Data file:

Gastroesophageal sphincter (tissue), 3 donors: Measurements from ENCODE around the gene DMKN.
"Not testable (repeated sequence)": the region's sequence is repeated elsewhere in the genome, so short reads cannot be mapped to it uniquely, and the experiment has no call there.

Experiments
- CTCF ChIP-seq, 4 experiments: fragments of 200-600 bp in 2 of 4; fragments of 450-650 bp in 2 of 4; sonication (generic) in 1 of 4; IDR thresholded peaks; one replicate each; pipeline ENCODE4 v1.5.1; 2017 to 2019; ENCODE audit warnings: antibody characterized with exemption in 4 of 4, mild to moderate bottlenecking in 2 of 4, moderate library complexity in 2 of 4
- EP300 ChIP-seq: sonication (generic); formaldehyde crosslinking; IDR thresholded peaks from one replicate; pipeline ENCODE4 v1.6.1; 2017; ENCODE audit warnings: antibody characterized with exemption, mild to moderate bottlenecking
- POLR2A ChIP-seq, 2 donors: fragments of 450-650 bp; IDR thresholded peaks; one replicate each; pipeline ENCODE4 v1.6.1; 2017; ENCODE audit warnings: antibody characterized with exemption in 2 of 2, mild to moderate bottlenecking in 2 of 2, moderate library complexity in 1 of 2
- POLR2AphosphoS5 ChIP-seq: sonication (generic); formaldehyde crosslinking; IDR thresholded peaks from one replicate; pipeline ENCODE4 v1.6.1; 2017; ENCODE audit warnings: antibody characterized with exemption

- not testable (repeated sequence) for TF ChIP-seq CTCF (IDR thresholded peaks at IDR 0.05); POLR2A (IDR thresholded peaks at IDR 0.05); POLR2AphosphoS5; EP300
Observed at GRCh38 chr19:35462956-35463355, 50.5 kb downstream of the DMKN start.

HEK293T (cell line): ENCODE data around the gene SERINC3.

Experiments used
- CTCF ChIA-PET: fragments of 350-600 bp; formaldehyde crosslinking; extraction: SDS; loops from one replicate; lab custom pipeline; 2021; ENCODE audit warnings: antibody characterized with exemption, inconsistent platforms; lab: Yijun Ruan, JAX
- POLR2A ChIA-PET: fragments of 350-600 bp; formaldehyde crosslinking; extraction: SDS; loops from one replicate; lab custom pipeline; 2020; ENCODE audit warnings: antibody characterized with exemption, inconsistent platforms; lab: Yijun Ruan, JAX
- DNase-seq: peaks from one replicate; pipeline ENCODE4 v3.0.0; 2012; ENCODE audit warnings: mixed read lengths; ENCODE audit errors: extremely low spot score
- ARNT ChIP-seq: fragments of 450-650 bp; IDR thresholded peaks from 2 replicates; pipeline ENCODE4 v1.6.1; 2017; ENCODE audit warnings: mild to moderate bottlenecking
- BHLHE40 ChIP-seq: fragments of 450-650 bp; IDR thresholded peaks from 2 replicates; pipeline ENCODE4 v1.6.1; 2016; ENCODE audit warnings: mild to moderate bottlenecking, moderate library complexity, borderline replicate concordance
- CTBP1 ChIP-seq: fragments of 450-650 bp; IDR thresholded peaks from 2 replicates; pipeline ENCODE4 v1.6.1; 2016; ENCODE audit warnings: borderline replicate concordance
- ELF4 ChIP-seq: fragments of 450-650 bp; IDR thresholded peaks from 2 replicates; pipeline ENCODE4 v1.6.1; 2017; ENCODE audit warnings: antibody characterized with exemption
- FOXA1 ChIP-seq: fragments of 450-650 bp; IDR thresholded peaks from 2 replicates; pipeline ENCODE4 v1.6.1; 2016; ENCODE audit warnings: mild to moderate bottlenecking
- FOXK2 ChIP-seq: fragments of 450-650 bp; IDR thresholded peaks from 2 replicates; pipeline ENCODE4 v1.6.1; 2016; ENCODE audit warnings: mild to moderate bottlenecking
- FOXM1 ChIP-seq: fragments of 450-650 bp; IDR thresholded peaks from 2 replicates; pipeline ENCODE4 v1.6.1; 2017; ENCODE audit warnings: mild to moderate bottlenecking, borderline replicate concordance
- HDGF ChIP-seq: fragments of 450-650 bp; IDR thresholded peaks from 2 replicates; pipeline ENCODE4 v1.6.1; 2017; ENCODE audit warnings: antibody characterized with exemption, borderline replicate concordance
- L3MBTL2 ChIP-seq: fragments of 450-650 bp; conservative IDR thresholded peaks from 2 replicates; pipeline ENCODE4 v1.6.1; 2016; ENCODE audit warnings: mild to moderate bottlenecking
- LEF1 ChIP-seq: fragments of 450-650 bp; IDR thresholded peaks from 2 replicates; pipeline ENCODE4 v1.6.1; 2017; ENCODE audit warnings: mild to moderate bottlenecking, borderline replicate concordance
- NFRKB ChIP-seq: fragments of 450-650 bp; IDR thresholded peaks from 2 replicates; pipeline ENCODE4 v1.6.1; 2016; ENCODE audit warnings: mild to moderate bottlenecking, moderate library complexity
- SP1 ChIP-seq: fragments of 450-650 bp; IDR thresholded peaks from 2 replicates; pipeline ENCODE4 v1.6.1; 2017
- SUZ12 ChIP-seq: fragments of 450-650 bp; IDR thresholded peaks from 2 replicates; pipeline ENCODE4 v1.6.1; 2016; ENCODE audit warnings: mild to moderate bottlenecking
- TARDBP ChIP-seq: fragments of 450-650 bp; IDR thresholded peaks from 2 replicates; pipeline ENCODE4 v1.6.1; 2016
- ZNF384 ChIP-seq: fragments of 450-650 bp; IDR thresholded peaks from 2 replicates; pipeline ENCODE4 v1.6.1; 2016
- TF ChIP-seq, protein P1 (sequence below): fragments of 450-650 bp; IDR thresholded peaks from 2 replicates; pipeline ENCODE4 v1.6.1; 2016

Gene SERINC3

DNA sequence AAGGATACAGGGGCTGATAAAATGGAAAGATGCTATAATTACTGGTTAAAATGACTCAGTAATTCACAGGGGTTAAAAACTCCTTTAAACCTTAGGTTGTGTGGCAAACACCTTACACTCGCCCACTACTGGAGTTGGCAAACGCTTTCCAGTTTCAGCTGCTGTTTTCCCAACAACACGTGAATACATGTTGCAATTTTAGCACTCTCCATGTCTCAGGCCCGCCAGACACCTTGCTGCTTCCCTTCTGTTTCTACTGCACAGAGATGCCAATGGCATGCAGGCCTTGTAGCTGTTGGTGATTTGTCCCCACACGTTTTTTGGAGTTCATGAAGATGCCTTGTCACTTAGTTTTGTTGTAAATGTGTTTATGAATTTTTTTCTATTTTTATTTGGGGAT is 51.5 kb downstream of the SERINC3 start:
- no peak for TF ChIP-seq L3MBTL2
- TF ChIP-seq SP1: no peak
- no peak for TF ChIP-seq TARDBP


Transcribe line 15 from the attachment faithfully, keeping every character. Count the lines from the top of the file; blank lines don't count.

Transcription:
- ARNT ChIP-seq: fragments of 450-650 bp; IDR thresholded peaks from 2 replicates; pipeline ENCODE4 v1.6.1; 2017; ENCODE audit warnings: mild to moderate bottlenecking